Don't miss

Replay


LATEST SHOWS

EYE ON AFRICA

Suspected gas cylinder blast kills 42 on Zimbabwe bus

Read more

THE WORLD THIS WEEK

Theresa May soldiers on; Israel political turmoil; France fuel protests

Read more

FOCUS

'New right', old ideas? A closer look at the far right in Germany

Read more

YOU ARE HERE

Art Deco: France's love affair with the Roaring Twenties

Read more

#THE 51%

India's vanishing women workers

Read more

REPORTERS

Reporters: An outside view of France's Fifth Republic

Read more

#TECH 24

Audrey Tang: A hacker-turned-minister in Taiwan

Read more

ENCORE!

The Land of the Rising Sun comes to La République

Read more

PERSPECTIVE

Concerts Without Borders: Making classical music accessible

Read more

US urges respect for independent Ukraine church

© Moscow Patriarchate/AFP/File | The Russian church, whose Patriarch Kirill is a strong backer of Russian President Vladimir Putin, has broken ties with the leading Orthodox authority over its decision to grant independence to the Ukrainian Orthodox Church

WASHINGTON (AFP) - 

The United States called Friday on all sides to respect the new independence of the Ukrainian Orthodox Church, wading into a religious feud that has enraged Russia.

The leading authority in Orthodox Christianity, the Ecumenical Patriarchate of Constantinople, last week granted the right of autonomy to the Ukrainian church, which for more than 300 years has been under Moscow's control.

"The United States reiterates its strong support for religious freedom and the freedom of members of religious groups, including Ukraine's Orthodox community, to govern their religion according to their beliefs, free of outside interference," Secretary of State Mike Pompeo said in a statement.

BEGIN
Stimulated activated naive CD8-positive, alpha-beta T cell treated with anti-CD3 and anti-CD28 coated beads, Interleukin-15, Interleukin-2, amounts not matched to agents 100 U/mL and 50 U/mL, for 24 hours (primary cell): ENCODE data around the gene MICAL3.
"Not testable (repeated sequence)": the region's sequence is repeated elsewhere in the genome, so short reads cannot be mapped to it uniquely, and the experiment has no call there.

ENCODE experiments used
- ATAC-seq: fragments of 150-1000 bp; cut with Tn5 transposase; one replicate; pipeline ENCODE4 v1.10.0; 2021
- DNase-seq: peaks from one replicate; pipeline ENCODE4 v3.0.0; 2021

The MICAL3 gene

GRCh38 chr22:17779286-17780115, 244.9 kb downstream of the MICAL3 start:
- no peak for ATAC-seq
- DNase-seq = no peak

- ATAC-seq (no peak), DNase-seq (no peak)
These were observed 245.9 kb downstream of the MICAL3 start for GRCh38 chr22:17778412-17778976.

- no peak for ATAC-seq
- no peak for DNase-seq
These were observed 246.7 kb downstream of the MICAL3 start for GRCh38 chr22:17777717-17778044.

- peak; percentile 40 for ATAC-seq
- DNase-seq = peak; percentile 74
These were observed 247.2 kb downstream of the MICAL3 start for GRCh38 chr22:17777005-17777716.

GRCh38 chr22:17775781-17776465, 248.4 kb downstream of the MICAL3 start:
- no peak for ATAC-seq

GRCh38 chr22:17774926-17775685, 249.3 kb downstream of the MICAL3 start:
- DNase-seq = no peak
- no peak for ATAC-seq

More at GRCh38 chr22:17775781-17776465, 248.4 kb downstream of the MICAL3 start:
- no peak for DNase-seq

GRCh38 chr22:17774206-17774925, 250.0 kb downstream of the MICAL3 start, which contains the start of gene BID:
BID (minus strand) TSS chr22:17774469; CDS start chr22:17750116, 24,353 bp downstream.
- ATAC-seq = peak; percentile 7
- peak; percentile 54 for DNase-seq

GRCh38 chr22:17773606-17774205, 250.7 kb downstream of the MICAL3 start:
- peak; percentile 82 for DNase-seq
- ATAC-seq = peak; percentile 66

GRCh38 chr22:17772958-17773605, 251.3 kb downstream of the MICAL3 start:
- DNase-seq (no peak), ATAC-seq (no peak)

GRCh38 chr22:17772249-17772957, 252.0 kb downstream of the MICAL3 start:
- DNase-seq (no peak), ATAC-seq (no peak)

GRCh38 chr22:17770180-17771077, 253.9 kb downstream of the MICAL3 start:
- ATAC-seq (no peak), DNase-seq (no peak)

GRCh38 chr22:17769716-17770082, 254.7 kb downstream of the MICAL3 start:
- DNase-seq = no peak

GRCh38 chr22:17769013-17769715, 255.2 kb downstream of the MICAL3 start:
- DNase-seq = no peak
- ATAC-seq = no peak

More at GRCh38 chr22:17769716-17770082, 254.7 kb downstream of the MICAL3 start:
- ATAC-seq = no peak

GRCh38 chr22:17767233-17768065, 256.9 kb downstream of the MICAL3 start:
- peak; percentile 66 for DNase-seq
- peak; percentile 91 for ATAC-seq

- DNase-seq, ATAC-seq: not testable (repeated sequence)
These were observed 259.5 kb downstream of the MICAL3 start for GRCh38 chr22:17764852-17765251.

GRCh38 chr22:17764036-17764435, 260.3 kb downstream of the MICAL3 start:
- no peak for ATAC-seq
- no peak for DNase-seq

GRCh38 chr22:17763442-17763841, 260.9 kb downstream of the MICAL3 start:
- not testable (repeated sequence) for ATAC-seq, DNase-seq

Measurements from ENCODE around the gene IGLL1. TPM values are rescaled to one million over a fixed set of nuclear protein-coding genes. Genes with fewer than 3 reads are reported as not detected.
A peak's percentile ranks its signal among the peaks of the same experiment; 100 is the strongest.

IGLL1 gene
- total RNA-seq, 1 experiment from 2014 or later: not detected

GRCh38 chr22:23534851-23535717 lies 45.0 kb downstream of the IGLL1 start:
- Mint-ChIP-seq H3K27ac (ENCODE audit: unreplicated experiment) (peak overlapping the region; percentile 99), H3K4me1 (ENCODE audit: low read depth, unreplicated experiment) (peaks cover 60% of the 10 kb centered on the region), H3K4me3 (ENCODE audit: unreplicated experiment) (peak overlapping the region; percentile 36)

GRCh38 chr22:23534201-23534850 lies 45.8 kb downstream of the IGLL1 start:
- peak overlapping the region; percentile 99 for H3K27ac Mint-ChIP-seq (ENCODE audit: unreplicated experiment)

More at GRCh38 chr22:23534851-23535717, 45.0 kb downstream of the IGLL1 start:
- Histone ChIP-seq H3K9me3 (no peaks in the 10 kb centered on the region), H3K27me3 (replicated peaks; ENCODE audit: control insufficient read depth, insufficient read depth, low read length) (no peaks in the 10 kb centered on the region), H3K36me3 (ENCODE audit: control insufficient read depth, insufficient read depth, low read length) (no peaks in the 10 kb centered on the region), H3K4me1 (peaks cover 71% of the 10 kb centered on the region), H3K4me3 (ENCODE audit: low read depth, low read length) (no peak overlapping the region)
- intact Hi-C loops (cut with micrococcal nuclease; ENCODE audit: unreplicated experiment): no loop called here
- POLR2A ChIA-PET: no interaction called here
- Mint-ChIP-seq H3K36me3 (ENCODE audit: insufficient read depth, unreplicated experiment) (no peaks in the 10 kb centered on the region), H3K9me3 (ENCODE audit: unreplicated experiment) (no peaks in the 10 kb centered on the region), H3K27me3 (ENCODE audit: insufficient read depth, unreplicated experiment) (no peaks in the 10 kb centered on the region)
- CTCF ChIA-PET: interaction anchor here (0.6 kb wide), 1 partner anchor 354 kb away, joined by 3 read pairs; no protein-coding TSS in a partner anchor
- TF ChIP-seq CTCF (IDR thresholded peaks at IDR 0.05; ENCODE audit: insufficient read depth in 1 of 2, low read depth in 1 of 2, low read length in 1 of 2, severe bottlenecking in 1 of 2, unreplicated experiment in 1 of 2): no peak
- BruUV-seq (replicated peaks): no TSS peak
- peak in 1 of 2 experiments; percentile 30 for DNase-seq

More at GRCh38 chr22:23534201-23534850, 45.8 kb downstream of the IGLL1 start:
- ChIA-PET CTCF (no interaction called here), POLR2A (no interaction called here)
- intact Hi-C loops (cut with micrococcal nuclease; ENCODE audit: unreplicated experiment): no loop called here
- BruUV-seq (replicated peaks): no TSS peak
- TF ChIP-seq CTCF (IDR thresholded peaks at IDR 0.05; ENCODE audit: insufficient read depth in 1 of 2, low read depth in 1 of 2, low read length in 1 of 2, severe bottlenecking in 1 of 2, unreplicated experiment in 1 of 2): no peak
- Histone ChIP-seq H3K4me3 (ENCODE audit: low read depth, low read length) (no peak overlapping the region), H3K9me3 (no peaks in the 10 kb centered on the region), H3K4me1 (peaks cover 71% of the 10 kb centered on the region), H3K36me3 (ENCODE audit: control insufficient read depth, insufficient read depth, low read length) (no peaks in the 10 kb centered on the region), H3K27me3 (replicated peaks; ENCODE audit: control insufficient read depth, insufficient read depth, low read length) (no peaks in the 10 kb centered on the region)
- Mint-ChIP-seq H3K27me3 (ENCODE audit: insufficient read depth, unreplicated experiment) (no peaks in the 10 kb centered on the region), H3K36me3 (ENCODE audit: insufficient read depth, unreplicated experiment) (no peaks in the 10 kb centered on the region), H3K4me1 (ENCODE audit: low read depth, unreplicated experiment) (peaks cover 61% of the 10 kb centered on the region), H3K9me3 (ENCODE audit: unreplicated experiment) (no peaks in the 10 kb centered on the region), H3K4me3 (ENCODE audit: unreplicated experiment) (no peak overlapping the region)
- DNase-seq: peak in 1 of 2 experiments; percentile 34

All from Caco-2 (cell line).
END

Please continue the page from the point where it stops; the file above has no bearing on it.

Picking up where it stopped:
"We support Ukrainians' ability to worship as they choose and hope this will be respected by all.

"Tolerance, restraint and understanding are key to ensuring that people with different religious affiliations can live and prosper together in peace," he said.

Russian Foreign Minister Sergei Lavrov earlier accused the United States of supporting the "provocation" led by the church's first among equals, Istanbul-based Patriarch Bartholomew I.

The decision by the Ecumenical Patriarchate will likely reduce Russian influence in Ukraine, where Moscow has backed separatists in the country's east and annexed Crimea in 2014.

The Russian church, whose Patriarch Kirill is a strong backer of Russian President Vladimir Putin, has broken ties with the leading Orthodox authority over the decision, which it refuses to recognize.

Ukrainian leaders have been campaigning for independence for their church, but Russian church backers have described the move as a schism as significant as the 1054 split between Eastern and Western Christianity.

© 2018 AFP